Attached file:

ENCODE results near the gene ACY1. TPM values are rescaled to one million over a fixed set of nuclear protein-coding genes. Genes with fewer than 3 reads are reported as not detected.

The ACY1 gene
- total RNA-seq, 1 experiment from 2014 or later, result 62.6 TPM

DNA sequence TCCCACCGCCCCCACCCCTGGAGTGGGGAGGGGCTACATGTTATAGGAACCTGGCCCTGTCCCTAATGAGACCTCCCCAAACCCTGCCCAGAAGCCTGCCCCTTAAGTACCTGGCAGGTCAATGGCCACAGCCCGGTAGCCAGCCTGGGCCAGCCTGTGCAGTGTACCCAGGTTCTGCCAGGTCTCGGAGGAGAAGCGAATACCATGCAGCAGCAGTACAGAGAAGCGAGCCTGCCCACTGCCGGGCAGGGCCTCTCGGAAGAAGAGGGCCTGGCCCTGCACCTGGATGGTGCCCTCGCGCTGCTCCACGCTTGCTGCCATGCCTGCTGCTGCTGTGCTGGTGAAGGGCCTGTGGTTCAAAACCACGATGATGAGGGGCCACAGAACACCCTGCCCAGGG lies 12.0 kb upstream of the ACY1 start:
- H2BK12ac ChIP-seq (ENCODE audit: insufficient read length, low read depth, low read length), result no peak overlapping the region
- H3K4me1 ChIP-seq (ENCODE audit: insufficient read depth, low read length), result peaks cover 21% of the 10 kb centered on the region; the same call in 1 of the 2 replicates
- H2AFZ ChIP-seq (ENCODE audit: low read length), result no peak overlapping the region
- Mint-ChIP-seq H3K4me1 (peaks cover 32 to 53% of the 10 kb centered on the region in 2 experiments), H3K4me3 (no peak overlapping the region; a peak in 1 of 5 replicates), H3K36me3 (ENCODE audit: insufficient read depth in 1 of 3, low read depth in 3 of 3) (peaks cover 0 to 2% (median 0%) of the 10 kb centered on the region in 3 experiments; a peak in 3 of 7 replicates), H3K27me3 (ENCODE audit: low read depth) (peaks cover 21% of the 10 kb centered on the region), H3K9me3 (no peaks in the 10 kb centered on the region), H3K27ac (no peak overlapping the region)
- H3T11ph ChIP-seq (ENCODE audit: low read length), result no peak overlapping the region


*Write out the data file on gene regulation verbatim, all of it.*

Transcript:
ENCODE results near the gene ACY1. TPM values are rescaled to one million over a fixed set of nuclear protein-coding genes. Genes with fewer than 3 reads are reported as not detected.

The ACY1 gene
- total RNA-seq, 1 experiment from 2014 or later, result 62.6 TPM

DNA sequence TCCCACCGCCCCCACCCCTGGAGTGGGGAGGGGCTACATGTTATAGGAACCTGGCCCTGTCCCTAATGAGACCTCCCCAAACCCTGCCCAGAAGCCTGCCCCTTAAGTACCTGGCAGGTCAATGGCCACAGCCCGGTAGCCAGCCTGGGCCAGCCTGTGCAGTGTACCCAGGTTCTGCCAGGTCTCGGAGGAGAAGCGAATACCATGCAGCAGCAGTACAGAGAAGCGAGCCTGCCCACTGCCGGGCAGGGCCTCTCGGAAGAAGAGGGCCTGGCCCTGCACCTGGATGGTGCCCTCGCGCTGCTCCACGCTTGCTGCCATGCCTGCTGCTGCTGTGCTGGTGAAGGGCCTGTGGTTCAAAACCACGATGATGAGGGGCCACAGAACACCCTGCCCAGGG lies 12.0 kb upstream of the ACY1 start:
- H2BK12ac ChIP-seq (ENCODE audit: insufficient read length, low read depth, low read length), result no peak overlapping the region
- H3K4me1 ChIP-seq (ENCODE audit: insufficient read depth, low read length), result peaks cover 21% of the 10 kb centered on the region; the same call in 1 of the 2 replicates
- H2AFZ ChIP-seq (ENCODE audit: low read length), result no peak overlapping the region
- Mint-ChIP-seq H3K4me1 (peaks cover 32 to 53% of the 10 kb centered on the region in 2 experiments), H3K4me3 (no peak overlapping the region; a peak in 1 of 5 replicates), H3K36me3 (ENCODE audit: insufficient read depth in 1 of 3, low read depth in 3 of 3) (peaks cover 0 to 2% (median 0%) of the 10 kb centered on the region in 3 experiments; a peak in 3 of 7 replicates), H3K27me3 (ENCODE audit: low read depth) (peaks cover 21% of the 10 kb centered on the region), H3K9me3 (no peaks in the 10 kb centered on the region), H3K27ac (no peak overlapping the region)
- H3T11ph ChIP-seq (ENCODE audit: low read length), result no peak overlapping the region